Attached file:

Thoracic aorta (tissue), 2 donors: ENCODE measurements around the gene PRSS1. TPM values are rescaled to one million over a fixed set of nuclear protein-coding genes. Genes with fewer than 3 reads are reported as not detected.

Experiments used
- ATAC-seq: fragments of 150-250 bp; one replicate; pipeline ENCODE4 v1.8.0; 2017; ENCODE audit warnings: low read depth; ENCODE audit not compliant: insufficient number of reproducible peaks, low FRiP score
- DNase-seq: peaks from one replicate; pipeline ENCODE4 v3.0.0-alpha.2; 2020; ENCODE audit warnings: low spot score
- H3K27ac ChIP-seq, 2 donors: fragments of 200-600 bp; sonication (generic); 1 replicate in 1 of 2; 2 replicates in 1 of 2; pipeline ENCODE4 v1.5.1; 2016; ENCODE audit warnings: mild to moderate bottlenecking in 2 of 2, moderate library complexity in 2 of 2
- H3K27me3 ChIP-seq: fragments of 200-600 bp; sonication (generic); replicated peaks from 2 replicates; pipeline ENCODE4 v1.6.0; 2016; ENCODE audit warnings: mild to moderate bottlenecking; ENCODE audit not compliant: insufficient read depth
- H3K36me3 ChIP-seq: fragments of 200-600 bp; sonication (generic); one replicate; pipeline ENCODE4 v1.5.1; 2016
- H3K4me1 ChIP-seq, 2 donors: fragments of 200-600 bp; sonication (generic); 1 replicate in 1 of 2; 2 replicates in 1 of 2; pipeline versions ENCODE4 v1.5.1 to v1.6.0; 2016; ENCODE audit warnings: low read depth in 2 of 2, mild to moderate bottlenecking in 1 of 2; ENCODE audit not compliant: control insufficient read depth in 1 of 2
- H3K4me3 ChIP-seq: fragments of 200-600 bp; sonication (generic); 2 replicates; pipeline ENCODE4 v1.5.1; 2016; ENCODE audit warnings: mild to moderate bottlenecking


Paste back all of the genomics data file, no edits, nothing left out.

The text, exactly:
Thoracic aorta (tissue), 2 donors: ENCODE measurements around the gene PRSS1. TPM values are rescaled to one million over a fixed set of nuclear protein-coding genes. Genes with fewer than 3 reads are reported as not detected.

Experiments used
- ATAC-seq: fragments of 150-250 bp; one replicate; pipeline ENCODE4 v1.8.0; 2017; ENCODE audit warnings: low read depth; ENCODE audit not compliant: insufficient number of reproducible peaks, low FRiP score
- DNase-seq: peaks from one replicate; pipeline ENCODE4 v3.0.0-alpha.2; 2020; ENCODE audit warnings: low spot score
- H3K27ac ChIP-seq, 2 donors: fragments of 200-600 bp; sonication (generic); 1 replicate in 1 of 2; 2 replicates in 1 of 2; pipeline ENCODE4 v1.5.1; 2016; ENCODE audit warnings: mild to moderate bottlenecking in 2 of 2, moderate library complexity in 2 of 2
- H3K27me3 ChIP-seq: fragments of 200-600 bp; sonication (generic); replicated peaks from 2 replicates; pipeline ENCODE4 v1.6.0; 2016; ENCODE audit warnings: mild to moderate bottlenecking; ENCODE audit not compliant: insufficient read depth
- H3K36me3 ChIP-seq: fragments of 200-600 bp; sonication (generic); one replicate; pipeline ENCODE4 v1.5.1; 2016
- H3K4me1 ChIP-seq, 2 donors: fragments of 200-600 bp; sonication (generic); 1 replicate in 1 of 2; 2 replicates in 1 of 2; pipeline versions ENCODE4 v1.5.1 to v1.6.0; 2016; ENCODE audit warnings: low read depth in 2 of 2, mild to moderate bottlenecking in 1 of 2; ENCODE audit not compliant: control insufficient read depth in 1 of 2
- H3K4me3 ChIP-seq: fragments of 200-600 bp; sonication (generic); 2 replicates; pipeline ENCODE4 v1.5.1; 2016; ENCODE audit warnings: mild to moderate bottlenecking